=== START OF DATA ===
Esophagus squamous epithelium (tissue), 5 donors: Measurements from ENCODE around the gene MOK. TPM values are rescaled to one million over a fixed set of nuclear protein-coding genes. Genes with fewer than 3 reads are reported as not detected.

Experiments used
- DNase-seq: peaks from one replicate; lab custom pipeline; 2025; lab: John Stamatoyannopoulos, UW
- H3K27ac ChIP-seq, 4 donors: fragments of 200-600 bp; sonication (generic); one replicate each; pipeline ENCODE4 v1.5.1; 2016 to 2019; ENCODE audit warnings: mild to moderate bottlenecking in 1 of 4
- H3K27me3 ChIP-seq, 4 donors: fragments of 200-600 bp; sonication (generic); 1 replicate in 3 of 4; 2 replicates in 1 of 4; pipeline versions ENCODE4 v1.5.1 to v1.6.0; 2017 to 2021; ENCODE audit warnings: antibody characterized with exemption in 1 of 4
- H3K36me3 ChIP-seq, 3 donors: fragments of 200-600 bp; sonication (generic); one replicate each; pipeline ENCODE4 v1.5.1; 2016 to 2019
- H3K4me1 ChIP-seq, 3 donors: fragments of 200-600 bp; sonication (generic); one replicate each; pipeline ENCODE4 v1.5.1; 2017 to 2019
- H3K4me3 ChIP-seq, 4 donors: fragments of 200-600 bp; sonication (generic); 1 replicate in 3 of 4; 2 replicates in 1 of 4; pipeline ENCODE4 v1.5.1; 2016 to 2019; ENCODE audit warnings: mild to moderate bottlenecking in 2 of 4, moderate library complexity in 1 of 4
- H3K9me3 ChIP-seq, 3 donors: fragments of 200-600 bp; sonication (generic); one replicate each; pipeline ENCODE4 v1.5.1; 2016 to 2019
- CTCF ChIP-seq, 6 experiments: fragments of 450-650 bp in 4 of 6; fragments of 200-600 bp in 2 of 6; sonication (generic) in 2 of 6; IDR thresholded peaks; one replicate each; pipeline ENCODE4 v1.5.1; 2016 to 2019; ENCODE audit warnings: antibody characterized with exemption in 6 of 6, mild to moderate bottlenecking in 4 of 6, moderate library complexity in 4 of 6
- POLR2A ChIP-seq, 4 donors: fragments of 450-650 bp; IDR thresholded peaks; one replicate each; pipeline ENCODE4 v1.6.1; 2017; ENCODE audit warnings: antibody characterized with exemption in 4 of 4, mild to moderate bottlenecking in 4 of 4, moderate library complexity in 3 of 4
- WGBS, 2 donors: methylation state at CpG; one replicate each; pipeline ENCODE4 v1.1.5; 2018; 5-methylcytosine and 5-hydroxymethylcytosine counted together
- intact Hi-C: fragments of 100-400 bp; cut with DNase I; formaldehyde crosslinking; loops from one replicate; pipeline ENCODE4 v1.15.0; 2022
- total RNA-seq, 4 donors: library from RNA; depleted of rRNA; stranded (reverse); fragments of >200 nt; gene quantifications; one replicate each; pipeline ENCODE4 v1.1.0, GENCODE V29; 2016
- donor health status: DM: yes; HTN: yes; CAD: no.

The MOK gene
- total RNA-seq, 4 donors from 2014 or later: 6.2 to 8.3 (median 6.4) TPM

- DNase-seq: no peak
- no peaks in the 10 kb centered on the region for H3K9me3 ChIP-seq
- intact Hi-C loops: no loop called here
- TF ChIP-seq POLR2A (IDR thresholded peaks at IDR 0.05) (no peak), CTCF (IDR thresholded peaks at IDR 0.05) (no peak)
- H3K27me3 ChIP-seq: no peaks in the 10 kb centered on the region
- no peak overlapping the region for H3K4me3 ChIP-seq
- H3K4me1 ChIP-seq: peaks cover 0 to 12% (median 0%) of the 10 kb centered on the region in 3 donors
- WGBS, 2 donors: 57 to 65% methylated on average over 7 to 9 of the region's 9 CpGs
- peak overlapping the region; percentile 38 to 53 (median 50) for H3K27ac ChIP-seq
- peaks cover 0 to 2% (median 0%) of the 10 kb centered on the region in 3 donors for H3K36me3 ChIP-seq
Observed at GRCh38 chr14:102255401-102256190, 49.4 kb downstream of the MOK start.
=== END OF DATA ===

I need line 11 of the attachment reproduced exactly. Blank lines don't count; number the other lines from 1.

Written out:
- POLR2A ChIP-seq, 4 donors: fragments of 450-650 bp; IDR thresholded peaks; one replicate each; pipeline ENCODE4 v1.6.1; 2017; ENCODE audit warnings: antibody characterized with exemption in 4 of 4, mild to moderate bottlenecking in 4 of 4, moderate library complexity in 3 of 4